And it doesn't affect rigidity or strength. When a steel bicycle frame fails in the general area of the bottom bracket, it's always at the joint of the stays to the bottom bracket, not at the dimple, which is only a few inches away.

Just haven't figured out yet how I'm going to do this. It will probably be a new tool, just like the brake pedal bending required a new tool.

AJ
 

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I sell a nice 90degree bent tube, made of the same material as the original brace.. makes the place to put your left foot and a neat bar to hang a dead pedal on.

I have several of these in the field...
HEY GUYS, any photos available of the finished unit???

Photo of the way it will look, (held up to a laguna spider frame).


earl
 

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There have been several posts and threads on this. Once again do a search on the subject. The bar was put there for a reason. People have been talking about spatter on the frames from welds, yet people are taking off structural members.
This worries me a lot!



 

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Originally posted by Buggs:
</font><blockquote>quote:</font><hr />Originally posted by CobraEarl:
I sell a nice 90degree bent tube, made of the same material as the original brace..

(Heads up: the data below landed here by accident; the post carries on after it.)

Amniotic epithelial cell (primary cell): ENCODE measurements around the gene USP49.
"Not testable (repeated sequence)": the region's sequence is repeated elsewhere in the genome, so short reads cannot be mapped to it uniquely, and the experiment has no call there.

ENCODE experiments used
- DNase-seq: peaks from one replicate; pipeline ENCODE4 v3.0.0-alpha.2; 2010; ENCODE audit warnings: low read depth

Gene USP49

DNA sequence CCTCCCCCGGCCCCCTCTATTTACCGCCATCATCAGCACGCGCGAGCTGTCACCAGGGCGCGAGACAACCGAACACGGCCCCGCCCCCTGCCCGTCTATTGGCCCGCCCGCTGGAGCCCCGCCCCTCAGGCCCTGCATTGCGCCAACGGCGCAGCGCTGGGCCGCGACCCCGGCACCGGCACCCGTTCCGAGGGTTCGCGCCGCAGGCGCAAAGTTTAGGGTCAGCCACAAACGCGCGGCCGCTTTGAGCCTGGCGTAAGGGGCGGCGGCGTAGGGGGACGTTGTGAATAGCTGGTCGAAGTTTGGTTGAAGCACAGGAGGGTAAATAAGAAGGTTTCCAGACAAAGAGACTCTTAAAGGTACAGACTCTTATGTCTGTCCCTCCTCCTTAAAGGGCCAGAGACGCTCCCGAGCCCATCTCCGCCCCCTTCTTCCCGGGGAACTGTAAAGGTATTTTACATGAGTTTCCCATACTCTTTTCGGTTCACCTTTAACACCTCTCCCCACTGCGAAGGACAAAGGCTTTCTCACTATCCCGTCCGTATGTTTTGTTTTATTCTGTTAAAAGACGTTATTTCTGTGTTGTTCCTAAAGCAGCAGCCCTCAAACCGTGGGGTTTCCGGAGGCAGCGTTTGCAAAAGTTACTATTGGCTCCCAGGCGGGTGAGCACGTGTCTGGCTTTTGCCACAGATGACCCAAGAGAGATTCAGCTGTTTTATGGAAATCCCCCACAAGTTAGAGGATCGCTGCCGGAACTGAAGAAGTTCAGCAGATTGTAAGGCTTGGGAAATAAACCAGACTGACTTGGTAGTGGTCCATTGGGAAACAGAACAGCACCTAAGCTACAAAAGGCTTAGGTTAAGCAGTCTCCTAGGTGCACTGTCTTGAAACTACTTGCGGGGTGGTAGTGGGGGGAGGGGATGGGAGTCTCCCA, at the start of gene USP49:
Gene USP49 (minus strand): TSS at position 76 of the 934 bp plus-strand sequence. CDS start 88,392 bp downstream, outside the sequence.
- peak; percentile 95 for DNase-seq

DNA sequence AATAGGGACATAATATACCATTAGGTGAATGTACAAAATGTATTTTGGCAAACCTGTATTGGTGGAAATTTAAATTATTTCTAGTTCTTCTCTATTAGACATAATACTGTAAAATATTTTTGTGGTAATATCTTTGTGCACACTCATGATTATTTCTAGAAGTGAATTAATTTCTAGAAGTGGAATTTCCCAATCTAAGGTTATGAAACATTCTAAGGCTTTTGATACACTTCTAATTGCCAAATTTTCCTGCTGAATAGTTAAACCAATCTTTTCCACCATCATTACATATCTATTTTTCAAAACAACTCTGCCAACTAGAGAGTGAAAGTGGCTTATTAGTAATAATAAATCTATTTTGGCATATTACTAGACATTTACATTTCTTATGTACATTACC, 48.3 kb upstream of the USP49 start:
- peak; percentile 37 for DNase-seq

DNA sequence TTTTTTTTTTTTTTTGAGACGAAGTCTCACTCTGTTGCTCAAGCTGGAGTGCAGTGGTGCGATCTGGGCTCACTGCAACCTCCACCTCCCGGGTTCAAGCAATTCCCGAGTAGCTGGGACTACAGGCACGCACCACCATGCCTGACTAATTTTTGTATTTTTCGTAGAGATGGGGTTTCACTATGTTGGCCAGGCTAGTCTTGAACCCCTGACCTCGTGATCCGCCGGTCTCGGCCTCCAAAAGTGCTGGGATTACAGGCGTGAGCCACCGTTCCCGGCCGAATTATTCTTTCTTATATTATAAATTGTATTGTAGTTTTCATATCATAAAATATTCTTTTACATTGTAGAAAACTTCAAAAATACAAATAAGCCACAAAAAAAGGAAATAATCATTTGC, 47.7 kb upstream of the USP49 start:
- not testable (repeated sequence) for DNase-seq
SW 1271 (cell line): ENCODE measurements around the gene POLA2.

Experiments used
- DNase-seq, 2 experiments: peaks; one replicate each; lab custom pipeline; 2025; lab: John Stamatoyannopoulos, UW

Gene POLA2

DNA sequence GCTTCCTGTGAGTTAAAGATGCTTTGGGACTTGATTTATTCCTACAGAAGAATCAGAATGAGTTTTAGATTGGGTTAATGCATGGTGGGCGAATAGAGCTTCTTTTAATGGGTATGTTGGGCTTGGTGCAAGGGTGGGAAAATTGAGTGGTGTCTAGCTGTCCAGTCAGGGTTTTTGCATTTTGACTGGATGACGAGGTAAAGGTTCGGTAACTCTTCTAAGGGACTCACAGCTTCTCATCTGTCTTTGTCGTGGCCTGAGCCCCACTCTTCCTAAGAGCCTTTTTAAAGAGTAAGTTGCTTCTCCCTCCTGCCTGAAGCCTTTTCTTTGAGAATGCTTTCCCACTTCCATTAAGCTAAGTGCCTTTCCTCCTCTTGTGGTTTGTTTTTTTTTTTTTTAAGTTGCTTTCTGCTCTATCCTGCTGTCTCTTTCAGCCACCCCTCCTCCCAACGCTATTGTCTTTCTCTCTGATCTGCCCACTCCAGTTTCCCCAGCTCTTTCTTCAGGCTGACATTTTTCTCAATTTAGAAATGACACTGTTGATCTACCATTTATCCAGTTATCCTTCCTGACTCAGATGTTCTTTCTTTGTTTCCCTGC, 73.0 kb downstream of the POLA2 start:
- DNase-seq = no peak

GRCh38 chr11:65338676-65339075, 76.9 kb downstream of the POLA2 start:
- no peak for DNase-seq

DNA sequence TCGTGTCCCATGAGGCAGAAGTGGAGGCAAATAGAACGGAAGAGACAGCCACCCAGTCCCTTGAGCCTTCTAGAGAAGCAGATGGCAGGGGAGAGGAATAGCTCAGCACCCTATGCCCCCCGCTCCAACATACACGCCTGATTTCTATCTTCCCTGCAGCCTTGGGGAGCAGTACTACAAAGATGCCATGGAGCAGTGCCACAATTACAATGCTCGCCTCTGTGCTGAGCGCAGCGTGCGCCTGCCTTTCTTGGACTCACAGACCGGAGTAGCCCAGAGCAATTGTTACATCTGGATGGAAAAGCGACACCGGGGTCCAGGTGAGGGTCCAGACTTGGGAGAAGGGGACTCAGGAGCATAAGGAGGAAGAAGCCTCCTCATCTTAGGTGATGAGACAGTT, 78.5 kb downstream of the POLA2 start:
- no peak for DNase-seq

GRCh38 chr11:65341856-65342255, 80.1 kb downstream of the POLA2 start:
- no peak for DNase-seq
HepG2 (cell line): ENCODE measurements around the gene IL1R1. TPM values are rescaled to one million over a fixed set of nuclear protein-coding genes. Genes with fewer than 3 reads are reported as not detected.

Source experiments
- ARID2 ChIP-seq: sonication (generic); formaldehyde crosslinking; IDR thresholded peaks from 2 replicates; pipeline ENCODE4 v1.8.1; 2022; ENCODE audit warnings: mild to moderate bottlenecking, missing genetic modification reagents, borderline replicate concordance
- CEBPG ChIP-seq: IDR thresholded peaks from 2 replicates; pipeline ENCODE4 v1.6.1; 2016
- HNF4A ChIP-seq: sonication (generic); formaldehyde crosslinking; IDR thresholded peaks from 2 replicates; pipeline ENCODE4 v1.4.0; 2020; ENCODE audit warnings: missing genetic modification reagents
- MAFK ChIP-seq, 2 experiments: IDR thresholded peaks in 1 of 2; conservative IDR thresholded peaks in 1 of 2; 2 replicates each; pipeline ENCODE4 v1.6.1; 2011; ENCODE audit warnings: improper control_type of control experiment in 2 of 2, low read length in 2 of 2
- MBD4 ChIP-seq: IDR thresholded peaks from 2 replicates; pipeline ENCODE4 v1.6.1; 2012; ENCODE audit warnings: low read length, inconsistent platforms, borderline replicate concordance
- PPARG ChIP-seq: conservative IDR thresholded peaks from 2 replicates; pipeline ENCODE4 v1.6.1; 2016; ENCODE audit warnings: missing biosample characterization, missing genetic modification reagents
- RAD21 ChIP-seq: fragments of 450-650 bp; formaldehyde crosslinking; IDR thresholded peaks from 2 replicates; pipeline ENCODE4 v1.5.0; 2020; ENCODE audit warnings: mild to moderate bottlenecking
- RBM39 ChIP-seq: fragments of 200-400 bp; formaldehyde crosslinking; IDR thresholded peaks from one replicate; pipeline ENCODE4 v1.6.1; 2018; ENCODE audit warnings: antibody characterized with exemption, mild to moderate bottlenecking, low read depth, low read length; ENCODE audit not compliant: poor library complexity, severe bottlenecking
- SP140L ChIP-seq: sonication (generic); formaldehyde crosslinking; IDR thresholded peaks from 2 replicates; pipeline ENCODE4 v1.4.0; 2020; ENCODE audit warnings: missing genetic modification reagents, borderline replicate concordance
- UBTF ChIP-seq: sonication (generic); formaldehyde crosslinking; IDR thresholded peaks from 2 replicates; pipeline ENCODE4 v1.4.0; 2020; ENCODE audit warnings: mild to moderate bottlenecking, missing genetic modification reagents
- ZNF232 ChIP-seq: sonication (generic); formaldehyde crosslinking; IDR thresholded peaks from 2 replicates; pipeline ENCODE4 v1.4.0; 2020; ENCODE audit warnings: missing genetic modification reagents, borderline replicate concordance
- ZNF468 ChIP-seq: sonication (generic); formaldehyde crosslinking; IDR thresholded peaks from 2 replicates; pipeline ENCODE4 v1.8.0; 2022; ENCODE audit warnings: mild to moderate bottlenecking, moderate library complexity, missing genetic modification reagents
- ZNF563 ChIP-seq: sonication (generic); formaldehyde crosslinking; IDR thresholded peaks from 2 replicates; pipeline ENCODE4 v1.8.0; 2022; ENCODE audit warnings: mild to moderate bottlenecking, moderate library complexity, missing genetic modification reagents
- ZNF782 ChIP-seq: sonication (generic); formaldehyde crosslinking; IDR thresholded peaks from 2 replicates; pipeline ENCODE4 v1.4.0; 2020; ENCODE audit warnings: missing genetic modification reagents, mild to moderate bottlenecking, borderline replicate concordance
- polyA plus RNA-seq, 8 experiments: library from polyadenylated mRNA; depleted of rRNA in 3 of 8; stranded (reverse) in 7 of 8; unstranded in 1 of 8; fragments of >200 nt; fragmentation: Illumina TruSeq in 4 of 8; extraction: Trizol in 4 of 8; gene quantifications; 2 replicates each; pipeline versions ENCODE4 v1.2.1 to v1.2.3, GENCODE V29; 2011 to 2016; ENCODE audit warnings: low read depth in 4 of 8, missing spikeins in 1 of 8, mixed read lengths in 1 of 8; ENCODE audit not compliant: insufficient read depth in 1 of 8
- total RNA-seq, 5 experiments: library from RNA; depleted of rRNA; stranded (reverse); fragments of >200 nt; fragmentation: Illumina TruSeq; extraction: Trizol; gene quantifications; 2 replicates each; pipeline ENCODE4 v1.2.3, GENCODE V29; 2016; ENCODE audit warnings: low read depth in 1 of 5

How much? </font>[/QUOTE]$38 plus $7 s/h.

One guy bought one for both sides of the car.

Earl
 

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Earl,
I wouldn't be a bit surprised to see your mod show up on the next FFR Mark. It's the perfect solution. Remember the trunk brace mod?
d.



 

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I tend to agree with CC about safety. We have plenty of engineers on-line. What do you think of Cobra Earls modification? Does anyone have any insight on the Mark III already having a mod like this?
 

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I like a lot of Cobra Earls products. I understand the need for a product like this, but I think the implementation is lacking.

The fact that this tube has a 90* bend in it establishes a weak link. If hit from above/below the 90* bend will continue to bend or straighten out until support is lost.

I would feel a whole lot better if Earl's kit included an 1/8" steel plate that was welded to the complete length of the bent tube as well as the 2x2 upright and the 1.5" chassis tube.

This can be fab'd up without a lot of fanfare - just time and materials..
 

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I'm afraid I agree with Randy. This was debated at great length several months ago, with multiple opinions from people a lot smarter than me that the 90* bend introduced a weak link in the event of a frontal impact.

Didn't get any feedback at all on my dimple idea (above), which would add maybe 3/4" to 1" clearance on the side, while retaining the strength of the diagonal tube. Thoughts?

AJ
 

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Originally posted by AJ Cobra NJ: